Our 5 (other) favorite mobile apps that use crowdsourcing to increase efficiency

waze snapshot

One of the most exciting trends in mobile technology is based off a pretty simple concept: when people use their smartphones to report stuff about their surrounding environment, everyone benefits.

In CrowdComfort’s case, facility managers access aggregated maintenance and productivity reports from building occupants to reduce wasted time, lower costs, and improve service levels.

We’re calling this concept the “Human Sensor Network”—and while we’re giving ourselves a pat on the back for coming up with such a futuristic sounding way to describe what our application does, we’re by no means the only ones who are leveraging the power of crowdsourcing to make things more efficient.

So, without further ado, we present to you our top 5 (other) favorite mobile apps that use the power of the Human Sensor Network to make people’s lives just a little bit easier:

Waze 

www.waze.com

Waze uses the phone’s GPS, signal and user input to gather real-time data about traffic jams, accidents and speed traps, all publicly accessible on a map. It’s the Human Sensor Network on wheels, and it’s a lot of fun to use. Just don’t get caught uploading data to Waze while driving!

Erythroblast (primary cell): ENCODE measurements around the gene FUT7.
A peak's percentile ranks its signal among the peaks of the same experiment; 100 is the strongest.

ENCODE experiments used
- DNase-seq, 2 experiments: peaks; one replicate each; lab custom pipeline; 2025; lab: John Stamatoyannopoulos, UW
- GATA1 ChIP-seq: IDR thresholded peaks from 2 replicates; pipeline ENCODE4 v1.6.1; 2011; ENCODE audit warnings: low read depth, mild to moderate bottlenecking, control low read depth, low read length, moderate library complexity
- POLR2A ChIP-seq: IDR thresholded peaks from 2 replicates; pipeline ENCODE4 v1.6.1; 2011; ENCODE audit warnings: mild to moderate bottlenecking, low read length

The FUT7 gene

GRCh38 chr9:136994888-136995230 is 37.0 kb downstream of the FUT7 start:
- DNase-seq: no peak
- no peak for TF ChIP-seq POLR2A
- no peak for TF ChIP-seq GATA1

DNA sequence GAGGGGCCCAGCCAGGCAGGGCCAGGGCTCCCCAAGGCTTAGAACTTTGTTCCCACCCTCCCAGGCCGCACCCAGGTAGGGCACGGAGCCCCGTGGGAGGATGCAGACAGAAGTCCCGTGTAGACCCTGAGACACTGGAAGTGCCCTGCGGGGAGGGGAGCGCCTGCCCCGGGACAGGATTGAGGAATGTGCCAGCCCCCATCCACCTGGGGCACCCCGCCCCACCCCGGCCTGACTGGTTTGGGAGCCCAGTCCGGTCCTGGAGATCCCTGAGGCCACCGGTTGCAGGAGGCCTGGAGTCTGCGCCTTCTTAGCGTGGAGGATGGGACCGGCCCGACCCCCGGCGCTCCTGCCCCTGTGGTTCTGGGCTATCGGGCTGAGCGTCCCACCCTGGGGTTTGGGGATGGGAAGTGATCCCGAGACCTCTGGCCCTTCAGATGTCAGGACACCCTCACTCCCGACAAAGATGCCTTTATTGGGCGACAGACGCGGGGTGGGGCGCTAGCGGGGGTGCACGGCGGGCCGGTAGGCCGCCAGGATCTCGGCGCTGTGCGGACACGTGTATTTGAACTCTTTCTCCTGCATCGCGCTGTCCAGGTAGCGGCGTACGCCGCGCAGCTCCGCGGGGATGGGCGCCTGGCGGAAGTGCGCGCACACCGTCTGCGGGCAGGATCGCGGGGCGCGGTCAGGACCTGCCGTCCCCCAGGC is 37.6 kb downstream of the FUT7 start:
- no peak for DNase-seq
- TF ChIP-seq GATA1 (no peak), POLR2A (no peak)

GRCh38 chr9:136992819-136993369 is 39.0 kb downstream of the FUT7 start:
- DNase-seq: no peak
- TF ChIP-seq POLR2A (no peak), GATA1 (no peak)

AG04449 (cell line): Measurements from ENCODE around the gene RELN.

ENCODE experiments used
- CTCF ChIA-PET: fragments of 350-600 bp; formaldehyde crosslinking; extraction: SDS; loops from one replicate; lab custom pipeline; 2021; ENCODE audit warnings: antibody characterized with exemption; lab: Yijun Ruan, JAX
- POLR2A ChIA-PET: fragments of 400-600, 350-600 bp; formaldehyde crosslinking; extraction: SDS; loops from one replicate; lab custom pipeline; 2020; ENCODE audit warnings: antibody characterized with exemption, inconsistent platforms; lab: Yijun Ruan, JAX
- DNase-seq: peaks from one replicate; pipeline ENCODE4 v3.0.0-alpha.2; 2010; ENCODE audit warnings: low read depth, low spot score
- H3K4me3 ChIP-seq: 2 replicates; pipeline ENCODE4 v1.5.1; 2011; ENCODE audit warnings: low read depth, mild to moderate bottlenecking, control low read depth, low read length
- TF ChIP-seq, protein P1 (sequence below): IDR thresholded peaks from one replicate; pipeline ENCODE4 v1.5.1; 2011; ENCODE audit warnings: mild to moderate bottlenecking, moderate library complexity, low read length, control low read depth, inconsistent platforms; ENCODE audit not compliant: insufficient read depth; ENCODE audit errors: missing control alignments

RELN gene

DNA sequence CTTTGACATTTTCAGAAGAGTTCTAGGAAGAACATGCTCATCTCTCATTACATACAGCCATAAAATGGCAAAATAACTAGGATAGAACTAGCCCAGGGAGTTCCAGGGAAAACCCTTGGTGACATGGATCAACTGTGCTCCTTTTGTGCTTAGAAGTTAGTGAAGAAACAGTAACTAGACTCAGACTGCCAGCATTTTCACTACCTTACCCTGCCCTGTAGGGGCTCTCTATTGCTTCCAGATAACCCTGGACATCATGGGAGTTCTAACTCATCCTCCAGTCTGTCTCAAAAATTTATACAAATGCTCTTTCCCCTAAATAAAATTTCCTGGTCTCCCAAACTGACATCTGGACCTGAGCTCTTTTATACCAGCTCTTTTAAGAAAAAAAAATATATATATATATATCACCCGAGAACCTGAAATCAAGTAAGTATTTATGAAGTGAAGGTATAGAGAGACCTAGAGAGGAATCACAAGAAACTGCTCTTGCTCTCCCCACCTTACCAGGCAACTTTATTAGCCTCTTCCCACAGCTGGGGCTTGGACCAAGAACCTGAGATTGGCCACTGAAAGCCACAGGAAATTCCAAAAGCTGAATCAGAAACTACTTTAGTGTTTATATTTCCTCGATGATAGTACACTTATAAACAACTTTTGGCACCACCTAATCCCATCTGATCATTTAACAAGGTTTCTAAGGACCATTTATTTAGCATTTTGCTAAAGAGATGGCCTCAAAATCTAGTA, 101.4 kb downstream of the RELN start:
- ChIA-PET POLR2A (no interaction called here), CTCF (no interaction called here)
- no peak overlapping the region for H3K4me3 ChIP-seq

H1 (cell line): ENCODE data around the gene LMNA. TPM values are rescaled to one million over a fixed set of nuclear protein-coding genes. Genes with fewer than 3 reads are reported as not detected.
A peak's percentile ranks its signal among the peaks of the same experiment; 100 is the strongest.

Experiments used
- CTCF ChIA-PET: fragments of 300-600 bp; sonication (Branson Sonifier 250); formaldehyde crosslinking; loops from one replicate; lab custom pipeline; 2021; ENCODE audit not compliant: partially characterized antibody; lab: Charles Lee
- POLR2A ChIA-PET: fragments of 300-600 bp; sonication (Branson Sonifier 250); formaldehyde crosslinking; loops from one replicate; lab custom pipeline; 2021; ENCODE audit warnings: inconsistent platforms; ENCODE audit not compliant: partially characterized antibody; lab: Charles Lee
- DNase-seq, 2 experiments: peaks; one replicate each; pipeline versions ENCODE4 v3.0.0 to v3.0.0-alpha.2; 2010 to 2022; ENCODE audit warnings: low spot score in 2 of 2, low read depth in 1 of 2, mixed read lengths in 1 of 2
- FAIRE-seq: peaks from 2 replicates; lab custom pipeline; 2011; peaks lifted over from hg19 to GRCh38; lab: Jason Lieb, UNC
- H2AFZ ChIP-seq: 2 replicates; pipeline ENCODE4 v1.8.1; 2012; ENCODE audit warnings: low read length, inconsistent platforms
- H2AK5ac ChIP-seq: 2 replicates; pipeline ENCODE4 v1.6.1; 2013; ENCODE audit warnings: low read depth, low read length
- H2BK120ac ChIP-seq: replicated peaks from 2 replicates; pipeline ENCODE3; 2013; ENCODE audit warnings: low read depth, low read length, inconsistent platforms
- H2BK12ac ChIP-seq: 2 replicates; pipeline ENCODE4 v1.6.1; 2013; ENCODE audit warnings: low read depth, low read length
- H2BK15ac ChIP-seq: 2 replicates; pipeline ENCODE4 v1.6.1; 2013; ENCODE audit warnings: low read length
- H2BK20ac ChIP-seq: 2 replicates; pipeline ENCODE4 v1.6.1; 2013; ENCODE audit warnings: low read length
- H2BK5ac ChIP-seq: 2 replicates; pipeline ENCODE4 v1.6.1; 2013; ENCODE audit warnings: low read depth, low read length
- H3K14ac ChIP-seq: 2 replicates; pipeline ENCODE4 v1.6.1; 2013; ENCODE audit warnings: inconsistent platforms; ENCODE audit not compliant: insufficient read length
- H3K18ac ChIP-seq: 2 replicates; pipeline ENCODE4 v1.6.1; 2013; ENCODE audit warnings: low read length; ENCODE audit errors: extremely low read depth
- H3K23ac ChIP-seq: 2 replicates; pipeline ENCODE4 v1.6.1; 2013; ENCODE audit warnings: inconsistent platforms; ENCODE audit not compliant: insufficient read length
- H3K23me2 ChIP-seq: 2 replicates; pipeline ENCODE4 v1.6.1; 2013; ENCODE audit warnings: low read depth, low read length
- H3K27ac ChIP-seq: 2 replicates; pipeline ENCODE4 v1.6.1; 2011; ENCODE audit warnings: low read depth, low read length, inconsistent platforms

Citizen’sConnect 

http://www.cityofboston.gov/doit/apps/citizensconnect.asp

Citizen’s Connect is the City of Boston’s award-winning effort to empower residents to be the City’s “eyes and ears.” The app gives residents an easy way to report neighborhood issues such as potholes, damaged signs and graffiti. It’s like CrowdComfort, but for the entire city of Boston.

SeeClickFix

http://en.seeclickfix.com/

Boasting that its platform has helped resolved over 1.3 million issues, SeeClickFix is like CitizensConnect, but is available for municipal governments throughout the country. Almost eight years old, it’s also one of the first Human Sensor Network platforms out there.

Stereopublic 

http://www.stereopublic.net/

Stereopublic turns everyday people with smartphones into “earwitnesses:” whenever you find a particularly quiet, or noisy, place in a big city, report it using the app. The result? A crowdsourced “stereoscape” that shows quietest places to read, study, and hang out in a big city.

SitOrSquat

https://www.sitorsquat.com/

When you gotta go, you gotta go…preferably someplace clean. We can’t really tell if SitOrSquat is a joke or not, but frankly, we don’t care. Who wouldn’t want an app on their phone that displays user-generated reports about the location and cleanliness level of toilets throughout the country?

sitorsquar snapshot

 

 

So, there you have it: our 5 favorite apps displaying the awesome (and perhaps a bit comical) power of the Human Sensor Network. Got any favorites of your own? We’d love to hear from you.

 

And remember: if you want to see first-hand the power of the Human Sensor Network in buildings, sign up for a free CrowdComfort demo!

 

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